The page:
ART / athens / exhibitions / review

A multi-faceted Athenian vista of art

Artist/journalist Stella Sevastopoulos reviews the exhibition ‘Leptogeos’, and speaks to the artists and curator. ‘Leptogeos’ runs till December 4 at the European Centre/Contemporary Space in the heart of Athens, near Monastiraki and Syntagma:

ATHENS IS constantly evolving… From the glory of its ancient days, to the cement jungle of its more recent past, to the growing multicultural and pluralistic age of today, where the multi-faceted character of this metropolis is not only developing, but also being acknowledged and valued. Inspired by the words of Thucydides, the exhibition ‘Leptogeos’ in the heart of Athens pays tribute to the many faces of this ‘hustle and bustle’ metropolis via the works of 75 artists. The exhibition sheds light on the many different aspects of this city: from its ancient roots to its quaint village-like neighbourhoods lost in time. From its cement apartments and busy main roads to its dark nights and grungy corners. And the gamut of mediums employed is vast: from mosaics to video art, contemporary constructions to classical oil painting.

Yiannis Aitinidis’s painting of Alexandras Avenue

‘Leptogeos’ has been curated by art historian Evangelia Kairaki. She conveys her personal thoughts about the exhibition, now that it is up and running: “My Athens. The place where I was born and raised. An experiential place for me. Every corner brings to mind a memory and a revelation. I have been studying Athens from an early age and have loved this place even more via its history. This is the reason why, the love for my city, for its beauties but also for its ugliness, made me think of creating this exhibition, as a tribute. The title was found easily, seeing as already from my university years, Thucydides’ description had been engraved in my mind, and I believe his words characterize this city perfectly, seeing as I have roamed its terrain and have observed the nature of its environment, wherever it can still be found.”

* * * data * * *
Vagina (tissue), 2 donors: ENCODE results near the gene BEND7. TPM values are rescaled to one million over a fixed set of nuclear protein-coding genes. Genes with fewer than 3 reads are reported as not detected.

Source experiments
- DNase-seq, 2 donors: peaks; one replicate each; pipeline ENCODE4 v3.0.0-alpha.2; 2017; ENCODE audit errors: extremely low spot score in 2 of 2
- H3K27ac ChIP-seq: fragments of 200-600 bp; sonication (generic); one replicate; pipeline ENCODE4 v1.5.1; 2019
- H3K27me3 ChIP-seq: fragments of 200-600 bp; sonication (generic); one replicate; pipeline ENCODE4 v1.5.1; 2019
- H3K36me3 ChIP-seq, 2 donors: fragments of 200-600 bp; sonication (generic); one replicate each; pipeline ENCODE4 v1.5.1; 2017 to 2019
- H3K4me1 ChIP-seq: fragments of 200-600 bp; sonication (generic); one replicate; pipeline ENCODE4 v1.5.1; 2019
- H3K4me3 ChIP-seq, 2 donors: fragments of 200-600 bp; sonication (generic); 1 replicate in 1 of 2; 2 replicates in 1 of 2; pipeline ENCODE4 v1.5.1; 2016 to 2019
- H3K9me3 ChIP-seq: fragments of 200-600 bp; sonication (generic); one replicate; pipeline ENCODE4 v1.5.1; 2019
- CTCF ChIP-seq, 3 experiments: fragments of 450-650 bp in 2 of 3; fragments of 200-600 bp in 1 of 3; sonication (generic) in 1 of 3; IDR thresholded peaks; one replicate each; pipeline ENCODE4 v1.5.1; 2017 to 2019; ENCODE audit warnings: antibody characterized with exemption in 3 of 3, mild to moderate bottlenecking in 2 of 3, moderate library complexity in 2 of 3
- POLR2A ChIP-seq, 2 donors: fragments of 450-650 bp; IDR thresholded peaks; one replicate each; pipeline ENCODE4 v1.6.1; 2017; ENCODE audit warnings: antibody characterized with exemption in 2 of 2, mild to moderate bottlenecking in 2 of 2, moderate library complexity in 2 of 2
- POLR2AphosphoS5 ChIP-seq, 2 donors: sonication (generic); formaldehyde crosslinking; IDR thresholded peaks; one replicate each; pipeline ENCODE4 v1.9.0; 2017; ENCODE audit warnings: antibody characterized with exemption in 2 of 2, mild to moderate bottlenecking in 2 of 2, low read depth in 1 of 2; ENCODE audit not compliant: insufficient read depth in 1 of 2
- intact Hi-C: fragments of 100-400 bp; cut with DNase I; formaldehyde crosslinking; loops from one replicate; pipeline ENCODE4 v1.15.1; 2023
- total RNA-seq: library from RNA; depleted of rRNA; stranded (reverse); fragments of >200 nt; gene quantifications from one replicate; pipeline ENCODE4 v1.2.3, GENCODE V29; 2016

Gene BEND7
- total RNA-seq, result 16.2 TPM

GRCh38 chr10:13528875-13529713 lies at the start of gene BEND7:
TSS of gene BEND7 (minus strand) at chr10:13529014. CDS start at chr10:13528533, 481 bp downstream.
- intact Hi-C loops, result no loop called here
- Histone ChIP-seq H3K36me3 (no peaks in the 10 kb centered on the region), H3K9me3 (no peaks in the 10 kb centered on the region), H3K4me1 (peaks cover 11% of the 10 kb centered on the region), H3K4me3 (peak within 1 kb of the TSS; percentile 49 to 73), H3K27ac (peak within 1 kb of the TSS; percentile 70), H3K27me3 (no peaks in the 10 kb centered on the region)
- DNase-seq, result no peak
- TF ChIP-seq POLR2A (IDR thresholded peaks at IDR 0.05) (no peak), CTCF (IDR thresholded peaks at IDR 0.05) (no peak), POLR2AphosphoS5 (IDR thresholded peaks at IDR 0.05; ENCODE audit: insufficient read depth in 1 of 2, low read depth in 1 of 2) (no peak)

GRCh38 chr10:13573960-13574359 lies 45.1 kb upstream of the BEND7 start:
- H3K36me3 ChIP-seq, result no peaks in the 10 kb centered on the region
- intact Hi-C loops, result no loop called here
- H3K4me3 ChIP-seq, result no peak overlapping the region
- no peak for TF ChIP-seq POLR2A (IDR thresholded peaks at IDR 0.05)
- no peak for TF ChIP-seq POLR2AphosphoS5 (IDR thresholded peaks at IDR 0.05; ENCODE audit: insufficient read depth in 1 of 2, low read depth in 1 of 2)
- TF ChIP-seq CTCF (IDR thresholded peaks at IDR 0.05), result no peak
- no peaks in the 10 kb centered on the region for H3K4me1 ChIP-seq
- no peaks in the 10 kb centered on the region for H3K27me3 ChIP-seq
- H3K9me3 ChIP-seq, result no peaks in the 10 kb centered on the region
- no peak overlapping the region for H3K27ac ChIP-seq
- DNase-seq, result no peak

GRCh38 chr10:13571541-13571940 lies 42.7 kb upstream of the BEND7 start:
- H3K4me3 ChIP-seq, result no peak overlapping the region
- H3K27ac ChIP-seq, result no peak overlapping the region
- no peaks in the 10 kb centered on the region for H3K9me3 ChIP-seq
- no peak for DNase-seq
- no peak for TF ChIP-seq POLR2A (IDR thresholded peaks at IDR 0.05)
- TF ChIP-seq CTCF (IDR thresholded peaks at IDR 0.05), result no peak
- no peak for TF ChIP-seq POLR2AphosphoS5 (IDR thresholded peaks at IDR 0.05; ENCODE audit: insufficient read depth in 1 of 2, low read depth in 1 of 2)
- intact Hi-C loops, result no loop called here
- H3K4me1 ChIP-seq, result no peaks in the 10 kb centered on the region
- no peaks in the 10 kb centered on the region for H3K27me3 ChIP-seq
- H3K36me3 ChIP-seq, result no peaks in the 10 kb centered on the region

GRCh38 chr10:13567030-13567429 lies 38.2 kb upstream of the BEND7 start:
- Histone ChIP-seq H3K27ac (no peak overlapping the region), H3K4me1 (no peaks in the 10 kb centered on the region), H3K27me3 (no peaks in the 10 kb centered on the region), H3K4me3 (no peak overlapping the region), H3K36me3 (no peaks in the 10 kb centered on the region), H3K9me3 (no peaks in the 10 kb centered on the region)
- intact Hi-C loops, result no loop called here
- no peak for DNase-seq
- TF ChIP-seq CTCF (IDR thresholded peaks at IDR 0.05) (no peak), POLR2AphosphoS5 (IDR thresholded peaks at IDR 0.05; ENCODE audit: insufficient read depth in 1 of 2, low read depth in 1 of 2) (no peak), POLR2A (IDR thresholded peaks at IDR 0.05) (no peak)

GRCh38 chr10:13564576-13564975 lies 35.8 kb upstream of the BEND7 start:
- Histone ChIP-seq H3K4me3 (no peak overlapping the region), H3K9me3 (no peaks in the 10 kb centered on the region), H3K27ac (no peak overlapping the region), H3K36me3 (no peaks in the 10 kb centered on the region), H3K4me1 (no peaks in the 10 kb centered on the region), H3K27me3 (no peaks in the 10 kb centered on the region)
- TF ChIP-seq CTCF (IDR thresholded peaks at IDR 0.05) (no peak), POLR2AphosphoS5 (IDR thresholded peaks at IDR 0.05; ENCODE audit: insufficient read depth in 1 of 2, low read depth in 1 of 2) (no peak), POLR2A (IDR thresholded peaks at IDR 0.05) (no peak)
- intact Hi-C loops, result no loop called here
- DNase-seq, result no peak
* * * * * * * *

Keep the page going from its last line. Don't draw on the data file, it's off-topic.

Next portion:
Ismini Bonatsou, ‘Athens’

On the works and the exhibition’s organisation, Kairaki had the following to say:  “I chose the works with certain criteria of quality in mind, and I thank the artists who honoured me. This exhibition belongs to them, because the works speak for themselves, they don’t need any other support. ‘Leptogeos’ therefore: An exhibition created out of love, supported by all of its contributors, and which gave the best and strongest result to the public who is the final recipient. I tried to organize the space in terms of historical periods, so that the exhibition would be of museological interest. It helped that this space has three floors, lovely lighting and the support of those in charge. I thank all the participants for giving me the opportunity to present something which I had in mind for a while, and for which I was searching to find the right circumstances for its realisation.”